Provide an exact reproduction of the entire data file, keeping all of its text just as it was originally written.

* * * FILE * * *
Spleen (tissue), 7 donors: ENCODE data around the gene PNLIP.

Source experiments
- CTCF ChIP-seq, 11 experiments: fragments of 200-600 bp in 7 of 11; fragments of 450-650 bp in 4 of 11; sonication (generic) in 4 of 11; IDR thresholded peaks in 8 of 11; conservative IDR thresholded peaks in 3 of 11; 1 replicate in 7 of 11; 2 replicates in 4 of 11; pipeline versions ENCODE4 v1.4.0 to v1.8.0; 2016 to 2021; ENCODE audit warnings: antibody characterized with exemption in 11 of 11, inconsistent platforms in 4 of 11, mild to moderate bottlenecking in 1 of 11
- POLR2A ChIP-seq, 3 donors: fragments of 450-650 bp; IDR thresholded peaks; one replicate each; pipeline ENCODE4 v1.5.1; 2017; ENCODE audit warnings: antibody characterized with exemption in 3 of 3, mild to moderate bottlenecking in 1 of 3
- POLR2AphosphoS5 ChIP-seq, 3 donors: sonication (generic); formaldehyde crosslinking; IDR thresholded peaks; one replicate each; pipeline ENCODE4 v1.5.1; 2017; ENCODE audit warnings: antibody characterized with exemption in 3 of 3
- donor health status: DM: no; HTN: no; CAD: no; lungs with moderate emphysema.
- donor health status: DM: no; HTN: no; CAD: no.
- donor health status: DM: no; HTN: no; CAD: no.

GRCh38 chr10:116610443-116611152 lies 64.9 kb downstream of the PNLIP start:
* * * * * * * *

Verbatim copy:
Spleen (tissue), 7 donors: ENCODE data around the gene PNLIP.

Source experiments
- CTCF ChIP-seq, 11 experiments: fragments of 200-600 bp in 7 of 11; fragments of 450-650 bp in 4 of 11; sonication (generic) in 4 of 11; IDR thresholded peaks in 8 of 11; conservative IDR thresholded peaks in 3 of 11; 1 replicate in 7 of 11; 2 replicates in 4 of 11; pipeline versions ENCODE4 v1.4.0 to v1.8.0; 2016 to 2021; ENCODE audit warnings: antibody characterized with exemption in 11 of 11, inconsistent platforms in 4 of 11, mild to moderate bottlenecking in 1 of 11
- POLR2A ChIP-seq, 3 donors: fragments of 450-650 bp; IDR thresholded peaks; one replicate each; pipeline ENCODE4 v1.5.1; 2017; ENCODE audit warnings: antibody characterized with exemption in 3 of 3, mild to moderate bottlenecking in 1 of 3
- POLR2AphosphoS5 ChIP-seq, 3 donors: sonication (generic); formaldehyde crosslinking; IDR thresholded peaks; one replicate each; pipeline ENCODE4 v1.5.1; 2017; ENCODE audit warnings: antibody characterized with exemption in 3 of 3
- donor health status: DM: no; HTN: no; CAD: no; lungs with moderate emphysema.
- donor health status: DM: no; HTN: no; CAD: no.
- donor health status: DM: no; HTN: no; CAD: no.

GRCh38 chr10:116610443-116611152 lies 64.9 kb downstream of the PNLIP start: